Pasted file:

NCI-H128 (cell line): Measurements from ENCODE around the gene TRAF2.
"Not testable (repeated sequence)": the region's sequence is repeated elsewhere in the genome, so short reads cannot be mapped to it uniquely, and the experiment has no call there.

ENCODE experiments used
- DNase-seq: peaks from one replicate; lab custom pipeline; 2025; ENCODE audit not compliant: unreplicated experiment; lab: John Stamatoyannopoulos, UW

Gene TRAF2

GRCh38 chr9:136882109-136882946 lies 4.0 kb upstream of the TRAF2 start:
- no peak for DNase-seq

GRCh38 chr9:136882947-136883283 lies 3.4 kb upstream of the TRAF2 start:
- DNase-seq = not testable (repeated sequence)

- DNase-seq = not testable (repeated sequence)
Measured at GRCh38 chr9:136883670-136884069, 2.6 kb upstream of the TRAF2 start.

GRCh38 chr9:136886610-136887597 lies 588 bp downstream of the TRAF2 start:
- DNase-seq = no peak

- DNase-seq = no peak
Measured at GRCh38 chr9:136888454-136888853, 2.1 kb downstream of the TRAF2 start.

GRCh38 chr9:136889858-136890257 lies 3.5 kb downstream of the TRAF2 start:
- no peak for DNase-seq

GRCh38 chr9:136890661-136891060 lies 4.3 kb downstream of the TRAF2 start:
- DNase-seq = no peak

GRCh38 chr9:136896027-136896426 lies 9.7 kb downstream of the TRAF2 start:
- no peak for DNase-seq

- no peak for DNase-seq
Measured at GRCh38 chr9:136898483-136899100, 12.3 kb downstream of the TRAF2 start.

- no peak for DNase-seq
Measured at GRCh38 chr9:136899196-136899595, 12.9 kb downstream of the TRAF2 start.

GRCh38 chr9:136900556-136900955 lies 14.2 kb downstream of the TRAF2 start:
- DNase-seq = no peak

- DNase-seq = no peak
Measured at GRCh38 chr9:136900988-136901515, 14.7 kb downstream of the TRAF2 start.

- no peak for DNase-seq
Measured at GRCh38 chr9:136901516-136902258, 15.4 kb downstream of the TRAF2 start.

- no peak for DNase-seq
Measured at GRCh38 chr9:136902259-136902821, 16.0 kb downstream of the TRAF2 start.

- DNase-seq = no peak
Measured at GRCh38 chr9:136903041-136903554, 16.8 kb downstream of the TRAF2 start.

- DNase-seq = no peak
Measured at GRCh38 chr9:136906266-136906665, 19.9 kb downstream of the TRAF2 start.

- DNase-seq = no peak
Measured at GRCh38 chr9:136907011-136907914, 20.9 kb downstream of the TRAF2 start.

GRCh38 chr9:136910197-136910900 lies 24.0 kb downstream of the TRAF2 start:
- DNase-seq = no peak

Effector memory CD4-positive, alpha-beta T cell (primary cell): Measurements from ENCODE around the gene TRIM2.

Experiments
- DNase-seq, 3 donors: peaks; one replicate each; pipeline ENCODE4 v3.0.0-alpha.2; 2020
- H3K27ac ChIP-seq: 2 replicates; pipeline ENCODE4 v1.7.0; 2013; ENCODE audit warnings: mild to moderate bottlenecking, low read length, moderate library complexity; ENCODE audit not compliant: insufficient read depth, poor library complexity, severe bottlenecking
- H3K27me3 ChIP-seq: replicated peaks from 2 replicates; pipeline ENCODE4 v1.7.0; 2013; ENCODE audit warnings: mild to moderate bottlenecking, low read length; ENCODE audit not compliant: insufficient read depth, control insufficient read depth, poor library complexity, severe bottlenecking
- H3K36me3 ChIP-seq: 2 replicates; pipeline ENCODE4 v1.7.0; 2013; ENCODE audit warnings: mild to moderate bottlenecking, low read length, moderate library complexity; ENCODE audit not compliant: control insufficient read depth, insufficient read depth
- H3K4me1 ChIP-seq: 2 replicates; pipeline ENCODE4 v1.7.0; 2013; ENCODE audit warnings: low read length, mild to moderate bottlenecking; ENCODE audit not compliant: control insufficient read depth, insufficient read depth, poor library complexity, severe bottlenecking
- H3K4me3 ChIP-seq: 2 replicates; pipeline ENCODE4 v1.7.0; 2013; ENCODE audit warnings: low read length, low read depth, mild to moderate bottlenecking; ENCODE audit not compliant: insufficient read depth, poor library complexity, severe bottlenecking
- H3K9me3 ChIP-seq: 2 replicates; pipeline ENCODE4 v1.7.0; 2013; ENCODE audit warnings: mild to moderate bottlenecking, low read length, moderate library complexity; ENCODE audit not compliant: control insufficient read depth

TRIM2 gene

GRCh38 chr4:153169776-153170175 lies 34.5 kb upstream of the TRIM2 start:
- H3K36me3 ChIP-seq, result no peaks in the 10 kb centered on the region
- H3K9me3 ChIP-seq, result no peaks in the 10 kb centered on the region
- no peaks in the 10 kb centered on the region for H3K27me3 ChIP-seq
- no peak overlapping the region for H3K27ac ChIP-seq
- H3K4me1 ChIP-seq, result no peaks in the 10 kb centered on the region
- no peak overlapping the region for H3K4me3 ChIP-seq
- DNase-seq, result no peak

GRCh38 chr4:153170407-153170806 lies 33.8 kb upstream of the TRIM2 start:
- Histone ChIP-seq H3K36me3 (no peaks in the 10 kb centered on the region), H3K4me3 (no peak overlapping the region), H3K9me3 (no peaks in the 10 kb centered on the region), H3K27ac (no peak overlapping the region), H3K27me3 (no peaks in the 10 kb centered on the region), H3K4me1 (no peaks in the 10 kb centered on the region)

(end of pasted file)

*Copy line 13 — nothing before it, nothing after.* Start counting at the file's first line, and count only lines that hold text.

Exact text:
- DNase-seq = no peak